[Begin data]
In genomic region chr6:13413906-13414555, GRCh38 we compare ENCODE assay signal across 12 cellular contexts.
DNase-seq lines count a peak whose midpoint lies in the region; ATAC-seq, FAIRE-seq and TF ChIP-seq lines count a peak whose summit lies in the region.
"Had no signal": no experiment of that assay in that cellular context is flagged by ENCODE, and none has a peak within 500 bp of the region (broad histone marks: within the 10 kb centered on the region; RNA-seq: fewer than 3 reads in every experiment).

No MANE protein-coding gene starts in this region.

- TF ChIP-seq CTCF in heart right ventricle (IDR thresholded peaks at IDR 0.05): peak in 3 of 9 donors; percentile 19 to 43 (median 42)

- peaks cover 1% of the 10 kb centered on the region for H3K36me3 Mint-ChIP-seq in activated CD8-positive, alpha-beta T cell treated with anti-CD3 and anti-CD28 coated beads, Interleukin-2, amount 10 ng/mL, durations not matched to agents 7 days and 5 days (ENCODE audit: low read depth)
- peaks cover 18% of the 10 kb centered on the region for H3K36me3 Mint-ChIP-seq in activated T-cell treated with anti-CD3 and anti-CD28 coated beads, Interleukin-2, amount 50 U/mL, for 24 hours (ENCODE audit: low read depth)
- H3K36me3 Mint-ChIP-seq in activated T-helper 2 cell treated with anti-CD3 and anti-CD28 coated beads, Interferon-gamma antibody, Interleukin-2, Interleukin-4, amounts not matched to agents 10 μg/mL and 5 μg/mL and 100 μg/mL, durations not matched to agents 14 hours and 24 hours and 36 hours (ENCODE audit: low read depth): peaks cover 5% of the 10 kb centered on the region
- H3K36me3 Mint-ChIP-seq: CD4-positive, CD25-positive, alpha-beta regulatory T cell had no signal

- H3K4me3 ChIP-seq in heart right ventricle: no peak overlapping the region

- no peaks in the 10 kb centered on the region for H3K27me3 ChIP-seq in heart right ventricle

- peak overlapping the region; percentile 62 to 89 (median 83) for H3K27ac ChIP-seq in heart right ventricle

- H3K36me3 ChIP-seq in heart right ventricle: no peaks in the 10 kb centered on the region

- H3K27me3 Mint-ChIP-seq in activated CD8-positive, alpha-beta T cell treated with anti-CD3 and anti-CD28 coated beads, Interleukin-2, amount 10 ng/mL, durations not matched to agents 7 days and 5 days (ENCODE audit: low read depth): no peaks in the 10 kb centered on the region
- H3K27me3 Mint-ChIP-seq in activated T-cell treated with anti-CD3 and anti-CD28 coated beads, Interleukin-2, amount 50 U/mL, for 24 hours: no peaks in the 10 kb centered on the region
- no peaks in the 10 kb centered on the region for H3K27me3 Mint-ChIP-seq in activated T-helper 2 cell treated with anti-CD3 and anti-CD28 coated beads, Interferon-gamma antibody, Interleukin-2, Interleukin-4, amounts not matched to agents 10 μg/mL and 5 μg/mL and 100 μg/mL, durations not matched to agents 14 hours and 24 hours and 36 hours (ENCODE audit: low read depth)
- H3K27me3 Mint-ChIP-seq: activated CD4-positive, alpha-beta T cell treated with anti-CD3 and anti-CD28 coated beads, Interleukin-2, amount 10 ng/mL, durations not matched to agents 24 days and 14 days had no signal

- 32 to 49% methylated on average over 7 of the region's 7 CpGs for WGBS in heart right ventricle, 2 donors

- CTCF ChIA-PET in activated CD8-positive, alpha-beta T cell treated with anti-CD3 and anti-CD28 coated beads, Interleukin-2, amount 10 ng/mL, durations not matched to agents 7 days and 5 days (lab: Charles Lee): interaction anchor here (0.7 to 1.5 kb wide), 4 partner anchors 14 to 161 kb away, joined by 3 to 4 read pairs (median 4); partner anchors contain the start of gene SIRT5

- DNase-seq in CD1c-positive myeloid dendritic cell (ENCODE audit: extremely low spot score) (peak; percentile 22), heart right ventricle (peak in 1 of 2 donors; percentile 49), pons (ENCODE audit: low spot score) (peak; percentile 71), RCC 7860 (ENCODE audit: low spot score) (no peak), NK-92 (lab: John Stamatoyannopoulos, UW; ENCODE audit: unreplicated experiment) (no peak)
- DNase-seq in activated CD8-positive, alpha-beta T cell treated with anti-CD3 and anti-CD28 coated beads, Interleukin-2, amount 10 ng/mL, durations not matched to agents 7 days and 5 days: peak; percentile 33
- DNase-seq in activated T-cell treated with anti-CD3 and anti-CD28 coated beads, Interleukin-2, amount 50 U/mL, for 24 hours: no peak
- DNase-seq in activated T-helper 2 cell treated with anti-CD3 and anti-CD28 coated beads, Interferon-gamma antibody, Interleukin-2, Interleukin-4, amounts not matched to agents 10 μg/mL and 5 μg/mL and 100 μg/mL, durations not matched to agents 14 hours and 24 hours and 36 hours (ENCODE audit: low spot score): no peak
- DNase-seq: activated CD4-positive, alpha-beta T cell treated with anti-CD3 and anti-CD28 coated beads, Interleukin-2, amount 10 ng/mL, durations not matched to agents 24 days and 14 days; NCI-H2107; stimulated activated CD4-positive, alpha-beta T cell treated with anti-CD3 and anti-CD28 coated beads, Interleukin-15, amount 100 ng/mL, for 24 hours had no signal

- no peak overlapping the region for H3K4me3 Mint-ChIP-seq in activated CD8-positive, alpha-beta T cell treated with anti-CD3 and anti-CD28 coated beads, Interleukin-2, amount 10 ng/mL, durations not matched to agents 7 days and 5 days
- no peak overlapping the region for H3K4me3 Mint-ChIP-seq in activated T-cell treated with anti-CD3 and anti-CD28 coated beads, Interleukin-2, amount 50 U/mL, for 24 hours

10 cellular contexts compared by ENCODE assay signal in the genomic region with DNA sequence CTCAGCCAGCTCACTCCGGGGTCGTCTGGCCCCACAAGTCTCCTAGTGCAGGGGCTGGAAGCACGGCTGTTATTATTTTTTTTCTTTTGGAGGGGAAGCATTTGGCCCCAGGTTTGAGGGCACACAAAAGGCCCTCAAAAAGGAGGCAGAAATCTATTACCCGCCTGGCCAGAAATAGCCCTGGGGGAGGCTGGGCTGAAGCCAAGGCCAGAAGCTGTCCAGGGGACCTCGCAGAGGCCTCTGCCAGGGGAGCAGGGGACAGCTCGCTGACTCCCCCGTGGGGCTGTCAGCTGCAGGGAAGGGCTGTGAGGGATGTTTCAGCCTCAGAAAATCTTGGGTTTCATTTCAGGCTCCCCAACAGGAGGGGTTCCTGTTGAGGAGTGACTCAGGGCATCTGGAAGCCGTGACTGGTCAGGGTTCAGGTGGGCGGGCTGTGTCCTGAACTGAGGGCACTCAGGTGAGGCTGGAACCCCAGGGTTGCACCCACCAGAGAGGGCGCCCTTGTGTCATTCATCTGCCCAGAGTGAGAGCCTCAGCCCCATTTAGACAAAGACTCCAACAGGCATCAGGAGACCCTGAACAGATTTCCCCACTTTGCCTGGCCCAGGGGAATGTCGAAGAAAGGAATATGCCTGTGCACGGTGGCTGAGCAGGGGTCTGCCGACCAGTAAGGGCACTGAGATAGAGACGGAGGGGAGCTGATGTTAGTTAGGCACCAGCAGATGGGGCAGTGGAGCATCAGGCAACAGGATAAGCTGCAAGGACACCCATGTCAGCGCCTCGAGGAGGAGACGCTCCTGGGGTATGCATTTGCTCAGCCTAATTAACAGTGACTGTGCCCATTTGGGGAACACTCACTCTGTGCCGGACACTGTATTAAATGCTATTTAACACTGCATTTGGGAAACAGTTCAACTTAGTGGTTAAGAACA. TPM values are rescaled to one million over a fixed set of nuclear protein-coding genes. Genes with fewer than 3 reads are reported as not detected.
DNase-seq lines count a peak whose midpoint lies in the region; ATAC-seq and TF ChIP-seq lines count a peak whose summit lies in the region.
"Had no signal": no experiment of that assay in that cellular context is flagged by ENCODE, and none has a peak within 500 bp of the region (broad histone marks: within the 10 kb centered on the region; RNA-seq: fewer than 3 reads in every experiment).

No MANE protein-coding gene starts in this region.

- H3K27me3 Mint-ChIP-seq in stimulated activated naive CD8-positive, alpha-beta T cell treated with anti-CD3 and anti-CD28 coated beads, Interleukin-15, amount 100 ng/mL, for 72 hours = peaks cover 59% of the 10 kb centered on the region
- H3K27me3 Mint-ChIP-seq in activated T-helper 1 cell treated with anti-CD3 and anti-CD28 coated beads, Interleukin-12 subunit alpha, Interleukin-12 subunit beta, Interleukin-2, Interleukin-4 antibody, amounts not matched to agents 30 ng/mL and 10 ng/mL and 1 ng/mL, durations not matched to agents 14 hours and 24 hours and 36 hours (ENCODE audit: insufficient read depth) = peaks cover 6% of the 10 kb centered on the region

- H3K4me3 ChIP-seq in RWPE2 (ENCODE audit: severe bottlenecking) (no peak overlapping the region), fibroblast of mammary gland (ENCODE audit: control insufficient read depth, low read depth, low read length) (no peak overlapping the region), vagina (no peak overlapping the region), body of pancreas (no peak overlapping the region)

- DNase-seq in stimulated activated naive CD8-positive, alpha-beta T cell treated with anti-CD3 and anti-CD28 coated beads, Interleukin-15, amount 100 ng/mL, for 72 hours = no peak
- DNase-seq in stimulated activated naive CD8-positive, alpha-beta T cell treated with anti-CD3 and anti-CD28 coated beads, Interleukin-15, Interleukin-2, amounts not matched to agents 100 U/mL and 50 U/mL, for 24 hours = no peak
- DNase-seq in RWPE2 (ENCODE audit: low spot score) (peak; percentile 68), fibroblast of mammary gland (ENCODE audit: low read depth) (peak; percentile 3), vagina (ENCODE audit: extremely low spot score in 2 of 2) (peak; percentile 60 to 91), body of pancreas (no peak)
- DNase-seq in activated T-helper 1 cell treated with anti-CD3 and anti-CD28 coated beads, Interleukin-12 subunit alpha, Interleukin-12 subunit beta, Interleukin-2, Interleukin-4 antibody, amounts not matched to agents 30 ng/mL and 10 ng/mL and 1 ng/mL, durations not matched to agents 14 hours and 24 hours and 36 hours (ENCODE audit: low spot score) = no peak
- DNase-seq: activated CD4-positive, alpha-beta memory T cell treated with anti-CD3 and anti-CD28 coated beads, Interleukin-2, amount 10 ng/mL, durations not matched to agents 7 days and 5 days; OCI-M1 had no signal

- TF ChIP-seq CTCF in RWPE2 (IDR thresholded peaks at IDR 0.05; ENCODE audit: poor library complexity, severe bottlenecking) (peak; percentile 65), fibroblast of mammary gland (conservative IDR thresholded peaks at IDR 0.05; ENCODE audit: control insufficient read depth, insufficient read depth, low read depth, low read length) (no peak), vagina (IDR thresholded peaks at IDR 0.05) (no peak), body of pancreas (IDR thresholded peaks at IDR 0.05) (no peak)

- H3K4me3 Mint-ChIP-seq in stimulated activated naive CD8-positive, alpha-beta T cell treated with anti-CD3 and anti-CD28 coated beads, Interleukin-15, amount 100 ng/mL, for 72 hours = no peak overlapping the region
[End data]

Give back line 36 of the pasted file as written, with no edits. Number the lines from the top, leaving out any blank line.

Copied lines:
- DNase-seq in RWPE2 (ENCODE audit: low spot score) (peak; percentile 68), fibroblast of mammary gland (ENCODE audit: low read depth) (peak; percentile 3), vagina (ENCODE audit: extremely low spot score in 2 of 2) (peak; percentile 60 to 91), body of pancreas (no peak)